The Courier News from Blytheville, Arkansas on May 3, 1966 · Page 5
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The Courier News from Blytheville, Arkansas · Page 5

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Blytheville, Arkansas
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Tuesday, May 3, 1966
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Page 5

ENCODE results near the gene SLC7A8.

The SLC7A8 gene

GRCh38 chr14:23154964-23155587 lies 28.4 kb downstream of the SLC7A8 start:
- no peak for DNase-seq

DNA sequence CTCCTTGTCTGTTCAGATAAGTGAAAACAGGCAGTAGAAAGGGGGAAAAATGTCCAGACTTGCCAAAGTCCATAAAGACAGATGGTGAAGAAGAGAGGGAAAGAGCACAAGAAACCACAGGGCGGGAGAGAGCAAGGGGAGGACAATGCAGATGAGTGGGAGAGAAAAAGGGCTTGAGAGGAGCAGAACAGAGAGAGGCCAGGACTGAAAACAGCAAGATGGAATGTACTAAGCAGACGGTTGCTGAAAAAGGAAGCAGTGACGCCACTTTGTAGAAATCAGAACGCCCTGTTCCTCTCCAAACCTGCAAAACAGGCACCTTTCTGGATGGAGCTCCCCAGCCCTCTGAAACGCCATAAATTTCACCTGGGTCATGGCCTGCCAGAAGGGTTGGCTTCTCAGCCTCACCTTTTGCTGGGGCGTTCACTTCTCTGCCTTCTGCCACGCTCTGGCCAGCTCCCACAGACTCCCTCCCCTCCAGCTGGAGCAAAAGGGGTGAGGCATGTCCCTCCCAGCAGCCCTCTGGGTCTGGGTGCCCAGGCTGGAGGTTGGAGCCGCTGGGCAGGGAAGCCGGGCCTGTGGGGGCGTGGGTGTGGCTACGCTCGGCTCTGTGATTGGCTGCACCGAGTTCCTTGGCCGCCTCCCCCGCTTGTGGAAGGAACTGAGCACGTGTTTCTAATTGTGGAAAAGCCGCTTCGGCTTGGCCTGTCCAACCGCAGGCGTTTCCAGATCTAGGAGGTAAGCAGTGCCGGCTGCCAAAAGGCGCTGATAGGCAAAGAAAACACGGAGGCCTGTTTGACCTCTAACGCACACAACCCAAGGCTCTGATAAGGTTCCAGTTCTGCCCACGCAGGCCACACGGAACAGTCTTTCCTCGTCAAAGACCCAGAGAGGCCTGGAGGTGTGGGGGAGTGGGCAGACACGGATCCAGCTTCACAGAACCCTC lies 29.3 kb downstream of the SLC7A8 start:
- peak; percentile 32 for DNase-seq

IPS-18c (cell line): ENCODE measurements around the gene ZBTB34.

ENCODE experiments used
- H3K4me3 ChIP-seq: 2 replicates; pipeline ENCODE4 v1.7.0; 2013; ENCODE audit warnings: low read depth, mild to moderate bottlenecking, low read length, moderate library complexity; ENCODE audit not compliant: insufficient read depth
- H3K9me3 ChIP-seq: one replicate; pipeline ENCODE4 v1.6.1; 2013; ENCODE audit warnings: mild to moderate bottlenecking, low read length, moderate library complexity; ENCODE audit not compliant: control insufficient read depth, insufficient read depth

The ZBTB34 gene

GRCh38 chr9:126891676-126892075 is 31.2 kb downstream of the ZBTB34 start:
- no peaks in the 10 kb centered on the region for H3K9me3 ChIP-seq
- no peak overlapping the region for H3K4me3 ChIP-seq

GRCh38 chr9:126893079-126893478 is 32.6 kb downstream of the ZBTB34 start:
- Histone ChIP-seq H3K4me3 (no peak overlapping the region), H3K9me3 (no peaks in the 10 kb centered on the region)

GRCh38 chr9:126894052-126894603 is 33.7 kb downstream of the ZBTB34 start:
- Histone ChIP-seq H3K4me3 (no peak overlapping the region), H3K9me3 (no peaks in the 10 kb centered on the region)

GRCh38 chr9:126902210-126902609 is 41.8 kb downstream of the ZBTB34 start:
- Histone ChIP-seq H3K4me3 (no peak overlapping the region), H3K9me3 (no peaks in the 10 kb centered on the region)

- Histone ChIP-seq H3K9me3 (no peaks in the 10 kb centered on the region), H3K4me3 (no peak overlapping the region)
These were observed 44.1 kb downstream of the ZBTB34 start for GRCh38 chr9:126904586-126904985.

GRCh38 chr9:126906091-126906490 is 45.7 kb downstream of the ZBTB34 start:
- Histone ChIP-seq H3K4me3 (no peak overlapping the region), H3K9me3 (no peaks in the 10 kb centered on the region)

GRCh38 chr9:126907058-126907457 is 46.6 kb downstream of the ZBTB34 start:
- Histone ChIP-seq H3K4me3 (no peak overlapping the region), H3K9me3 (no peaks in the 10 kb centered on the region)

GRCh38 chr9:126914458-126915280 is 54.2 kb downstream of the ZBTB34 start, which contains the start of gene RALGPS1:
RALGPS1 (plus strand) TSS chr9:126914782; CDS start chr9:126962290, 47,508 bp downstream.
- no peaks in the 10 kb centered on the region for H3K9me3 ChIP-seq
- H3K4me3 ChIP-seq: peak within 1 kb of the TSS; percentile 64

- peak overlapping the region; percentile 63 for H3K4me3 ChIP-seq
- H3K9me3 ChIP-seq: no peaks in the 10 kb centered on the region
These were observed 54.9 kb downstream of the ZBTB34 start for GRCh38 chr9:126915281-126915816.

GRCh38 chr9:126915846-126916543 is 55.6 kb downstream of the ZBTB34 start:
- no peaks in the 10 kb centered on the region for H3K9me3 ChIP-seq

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Blytheville (Ark.) Courier Newt - Tuerity, Miy ». MM- In the Bootheel Several Compete For County Posts By MAX STURM CARUTHERSVILLE, Mo. A number of contests have developed for Pemiscot County offices on the Democratic ticket In the August primary election. B. F. Rogers, Caruthersville, incumbent collector, is opposed by L. R. Bain and C. B. Huber, both of Hayti. Rogers also is mayor of Caruthersville and Bain is mayor of Hayti. Huber Is an oil dealer. A. P. Kersey, incumbent presiding judge of the County Court, is opposed by 0. E. Monan, both of Caruthersville. For probate judge Elmer Peal, incumbent, is opposed by Sidney Chaffin, both of Caruthersville; for Circuit Court clerk Robert M. Rushing, Cooler, incumbent, is opposed by George Cook, Caruthersville: for recorder James T. Ahem, CaruthersviUt, Incumbent, li opposed by Charles Wilson of the Concord community, and for treasurer Felix Kyle, incumbent, ii opposed by Rogers Van Ausdall, both ol Caruthersville. Unopposed for re-election are county associate judee M. L. Viar, Steele, and Earl Gill, Hayti; Magistrate R. W. Hawkins, Prosecuting Attorney Sharon J. Pate and County Court Clerk Harold S. Jones, all of Caruth- ersille. Through reapportionment the lower Missouri Bootheel will gain a seat in the House of Rep- resentaties since three such districts have been established covering Pemiscot and Dunklin counties. Running for the office in the new district encompassing parts of the western side of Pemiscot and fiie eastern aide of Dunklin counties are Vic Downing, Bragg City; Leonard Kindred, Deering; Paul Still, Steele, and Charles Cable, Senath. For re-election to the remaining PemiscOt County district, Charles W. Foley of Hayti is unopposed—being the only unopposed Representative •• candidate in eastern Missouri south of St. Louis. NEW YORK (AP) - A newspaper campaign to prevent the confirmation of Boston Munci- pal Judge Francis X. Morrissey to the federal bench has won a Pulitzer Prize for the Boston Jlobe. The newspaper was honored with a gold medal for public service in journalism for the campaign last summer. Morrissey, who was sponsored by Sen. Edward M. Kennedy, D Mass., eventually withdrew. Peter Arnett of The Associated Press won the 1988 Pulitzer Prize for international reporting from South Viet Nam. It was Daily Record Weather V. S. Weather Burean Agricultural Service Kelser. Ark. Arkansas residents awakened to a bright sun for the first time in weeks. From Blytheville to Texarkana and Fayetle- ville to Portland clear skies ' were a pleasant change. April produced some record- breaking rains especially in gouthwest Arkansas. Precipitation ranged from 4.32 at Portland to 15.25 inches at Texarkana and 18.50 inches at Hope. High pressure dominate! the area today and a warm dry regime is expected to continue through Thursday. Yesterday's highs ranged from 66 at Blytheville to 75 : at Hot Springs. Overnight lows dropped to the upper 30s at Fayetteville, Calico Rock and Gilbert and to the 40s elsewhere. Soil temperature averaged 64 at Keiser and 65 at Marked Tree at the awo-inch depth yesterday, while Stuttgart and Warren averaged in the low 70s. Soil temperatures will start • a rather rapid recovery today and should average in the 70s over the entire Delta by Thurs. day. Excellent drying conditions will prevail for several days and by the end of the week better drained Delta fields may be ready for planting. . T«terday's high— 88 Overnight low— 48 Precipitation previous 24 hours (to t «.nu todayl— none Precipitation Jan. I to flaw— 18.49 Sunset today— fi:4« Bunrlse tomorrow— 5 :07 TWs Date A Veil AIO . yesterday's high— 85 Overnight low— 57 precipitation J»n. 1 to dat»— IS.S7 World Deaths NEW YORK (AP) - Misi C. Bernice Fisher, first national secretary of the Congress of Racial Equality and one of the civil rights organization's founders, died Monday after a brief illness. She was 49. WASHINGTON, Pa. (AP) Mrs. Margaretta D. Stewart, 81, president of two publishing companies which publish three daily newspapers and one weekly in southwestern Pennsylvania, died Monday. SANTA BARBARA, Calif. (P) - Bert D. Lane, general manager and assistant publisher of the Santa Barbara News- Press, died Monday apparently of a heart attack. He was 71. Markets Open High Low Last Chicago Wheat May 162% 16314 162V< 162 s /4 July 158'/» 158'A 158V4 158% Sept. 161 161 160% 1607s Chicago Soybeans May 304'^ 304% 302H 302% July 308'A 309V* 306'/« 307& Aug. 306% 306% 304V 4 304'/s UNDER ITS OWN STEAM GURDASPUR, India (AP) steam engine and three rail road cars took an unschedulcc 20-mile trip. The engineer and ireman left the cab at the Di- nanagar station and in a few minutes the train began rolling, t stopped near Gurdaspur, its steam exhausted. IN THE CHANCERY COURT FOR THE CHICKASWBA DISTRICT OF MISSISSIPPI COUNTY, ARKANSAS. ISAAC BYRD PLAINTIFF ROBERT AND LAURA LOVE AND Lot 28 in Larry's 4th Addition to the City of Blytheville, New York Stocks 102 Texas G.S. Chrysler 46 RCA 56% AT&T 56 5 ,s Dow 73 Xerox 248Vs What's For Lunch? BLYTHKVILLE Wednesday Meat Loaf - Brown Gravy Buttered Rice Slaw Chilled Peach Halves Milk GOSNELL Wednesday Spaghetti Crackers Cole Slaw Banana Pudding Bread Butter ..Milk As of this date, Blytheville has not had a traffic fatality within its city limits for •845 days. The individual drive is responsible for this record and when it is broken will bear that responsibility, too. GM Pan Amer Ford 89V4 70 4914 Westing'hse 61V< U.S. Steel 45% Curtis Pub 12Vs Comsat 55 Amer Motors 9 Sears 56% Parke Davis Gen Elect 112% Beth Steel 34V4 Reynolds Tob 39Vfe Standard NJ 76% Holiday Inn 41% Ark-La 44% Ark-Mo 18 Divco-Wayne 36 : BACKED INTO TROUBLE CARLSBAD, N. M. (AP) Thomas Perschbacher, 68, tol( police his accelerator jammec as he was backing out of a driveway. Police reported the car then did the following: Knocked down a street sign, knocked out a house porch support, tore off the corner of the house, went through a clothes line, smashed thrugh a fence pushed over a carport support on another house and wen through a ending up in the kitchen. Perschbacher was uninjured and no charges were filed. VS. No. 16733 Arkansas DEFENDANTS NOTICE Notice is hereby given that saac Byrd has filed in the of- ice of the Clerk of the Chancery Court for the Chickasaw- District of Mississippi County, Arkansas, his petition No. 16733 to confirm and quiet title o Lot 28 in Larry's 4th Addi- ion to the City of Blytheville, Arkansas in the plaintiff in this ause. All persons claiming said lands or any interest therein are here, by notified and warned to appear before the said Chancery IJourt of said State, District and County on the 27th day of May, 1966, at 9:30 in the morning, to show cause, if any they have their rights or interest, if any, why said lands should not be confirmed and quieted accord ng to the decree of this Courl n this cause. On failure of any party or person, plaintiff or defendant, or alleged heirs or next of kin to appear in said Court to answer slaintiffs petition and set up Iheir claims will be fotever aarred. Witness my hand and seal of my office on this 8th day of April, 1966. GERALDINE L1STON, Clerk By Geraldine Liston Ed B. Cook Atty. for petitioner 4-19, 26, 5-3, 10, 17, 24 Pulitzer Prizes Are Awarded OBITUARY Moseley Service Held Services for A. .G. Moseiey, Jr., who died last week in Memphis, were held Sunday at the German Funeral Home of Steele, Mo., with burial in MC Zion Cemetery. Mr. Moseley was w. A veteran of World War H, Mr. Moseley was wounded at St. Lo. He leaves nine sisters, M r s. i Lilian Dicus and Mrs. Maggie' Carney of Blytheville, Mrs. VV cie Leatherman of Pittsville, Ind., Ruth Moseley of St. Louis, Mrs. Bertha Wicki of Chicago, Mrs. Georgie Lathrop of Florida, Mrs. Neely Lampkin of Al- berquerque, N. M., Mrs* Lorene Secoy .of Greenville, Miss., and Mrs. Many Lee Mohr of Picayune, Miss.; Two brothers, Dr. Patterson Moseley of Huston, la. s'nd Clark Moseley of St. touia. Mrs. Pollard Rites Held Funeral services were held Monday in Cooler for Mrs. Emma Pollard, with burial in Mt. Zion Cemetery of Steele. Mrs. Pollard, who was 89, died last Friday at Blytheville. She was a member of the Christian Church. Mrs. Pollard was the daughter of the late Mr. and Mrs. Jack Keener and the widow of Charlie Pollard. She leaves three sons, Henry Pollard of Yarbro, Clarence Pollard of Cooler, Mo., and Shon Pollard of Steele; . Two daughters, Mrs. Nettie Allen and Mrs. Lorena Azbill of Cooler; Seven grandchildren and four great grandchildren. Pallbearers were J. W. Neil, Buck Laster, Marvin Childers, Tom Burns, J. L. Button and 0. D. Bond. *MBi file third successive year the arize has gone to the news sen- ice for its coverage of the Asian conflict. Haynes Johnson of the Washington Evening Star won the award for national reporting with a civil rights story from Alabama. His father, Malcolm, of the old New York Sun won a Pulitzer in 1949 for reporting. The awards were among 14 announced Monday on the 90th anniversary of the prizes made by the trustees of Columbia University. In the field of letters, Arthur M. Schlesinger Jr., received his second Pulitzer, a biography award for "A Thousand Days: "John F. Kennedy in the White House." He won the history prize M yean ago. This year's history prize weni to the late Perry Miller for the book, "The Life of the Mind in America: From the Revolution to the Civil War." A 75-year-old authoress, Ratherine Anne Porter, received the award in fiction for "The Collected Stories of Katherine Anne Porter." For the third time in four years, no award was made in American drama. * * * Other awards in journalism: SERVICES BY COBB FUNERAL HOME COURTEOUS SERVICE Local reporting general — The Los Angeles Times tor its coverage of the explosive Watts riots last August. The newspaper drew praise for detailed reporting during the height of the riots and a seven-part follow-up series. Local reporting special John A. Frasca of the Tampa ,Fla.) Tribune for investigative series of two robberies that led ,o the freeing of an innocent man. The guilty man surrendered to police on the basis' of Frasca's stories. Editorial Writing - Robert Lasch of the St. Loiiis Post-Dispatch, for distinguished editorial writing. One editorial concerned U.S. policy in Viet Nam, 'The Containment of Ideas." Cartoons — Don Wright of the Miami News, for a cartoon showing two battered survivors of a nuclear war. The caption read, "You Mean You Were Bluffing?" News photography — Kyoichi Sawada of United Press International, for his pictures of the war in Viet Nam. One photograph, "Flee to Safety," showed a Vietnamese family wading across a river to escape an attack. Sawada is a native of Japan who has been with UPI for six years. Other Pulitzers in the arts: Poetry — Richard Eberhart, professor of English and poet in residence at Dartmouth College, for a book of 112 poems, "Selected Poems - 1930-1965." General Nonficiion — Edwin Way Teale, the naturalist, for "Wandering Through Winter," the final volume of a 15-year project that Chronicles the natural history of the four seasons. Music — Leslie Bassett, pro- I ty of Michigan, for "Variations I report, "Selma Revii — for Orchestra," which had its which he returned to premier* in this country in Philadelphia last Oct. 22. * * * Editor Thomas Winship of the Boston Globe said the paper's campaign against Morrissey's confirmation was "a campaign over an issue, not as a personal matter.' At no time during the campaign ," he added, "did either Sen. Kennedy or Morrissey try to put any pressure on us to stop the stories." Selma to report the effects of the Negre civil rights victory there. .; He and his father, who won the Pulitzer for crime reporting, became the second father-son team to win Pulitzers. The first, also from the Star, were the late Clifford M. Berryman in 1944, and his son, James, in 1950, both for cartooning. Schlesinger, 48, whose earlier Pulitzer was for "The Age" of Jackson," based his "A Thbu- The dramatic climax to the sand Days" on bis three years campaign came last Nov. 5 when the White House announced that Morrissey had requested that his name be withdrawn for consideration as a federal district judge. Kennedy had fought on the Senate floor for Morrissey's confirmation. The award to Arnett cited the many stories he wrote while under fire. A 31-year-old New Zea'ander, he has been covering th war in Viet Nam for the Associated Press for yk years. Some of his dispatches cited included the use of riot-control gas by Vietnamese troops and phony battle scenes staged for filming by the United States Information Agency. Previous Pulitzer prizes to AP men for Viet Nam war coverage went to newsman Malcolm W. Browne in 1964 and photographer Horst Faas last year. Johnson, 34, who has been with the' Washington Evening Star since 1957, won the national fessor of music at the Universi- reporting prize for his special as a special assistant to President Kennedy. 'The fiction winner, Miss Porter, gained, a .wide reputation with her most recent novel, : "\ Ship of Fools." Her collected short stories contain.work spanning her career, many of which were set in her native Texas.; Established under the wilt of Joseph Pulitzer, founder of .the St. Louis Post-Dispatch, the prizes'have'been awarded since 1917. The journalism awards carry a $1,000 prize, except for .the public service citation, which is symbolized by a gold medal. Prizes for letters and music are $500 each, ? Trustees of Columbia University make .the final decisions, acting on recommendations from an advisory board composed of 12 editors and twe Columbia representatives. .; Juries appointed by the -university make recommehdati.bn« to the board. A GOOD MAN TO KNOW P oLowe BLUE CROSS- BLUE SHIELD SERVICE REPRESENTATIVE FOR BLYTHEVILLE TO BETTER SERVE tne people of Blytheville, Bine Cross-Blue Shield hn opened a subscriber service at 532 North 6th Street. MR. CECIL LOWi is the Blue Cross-Blue Shield Service Reprwntattve ft* Blytheville. He will be in the office to answer any questions you may have about • your membership . . .. or about becoming a member of the nation's largest, best known and most widely approved health care plan, help you. Mr. Lowe to here t* CALL MR. LOWE AT PO 3-4597 OR SEE HIM AT 532 NO. 6th ST. *••••••••••••••••••••••••••••••••••••••*•*•' BLYTHEVILLE BEARD ENTRY BLANK Yes, I want to enter the Blythevill* Beard Growing Conteit on May 12 ind 13. Sign me up. Name beard: Full Van Dyki Moustache Fill in «nd m«il to S. D. Bray MIK.Wttan Blytheville, Ark. PLENTY OF WATER makes the difference And our goal is always to provide plenty of water... when and where you need it, BLYTHEVILLE WATER CO.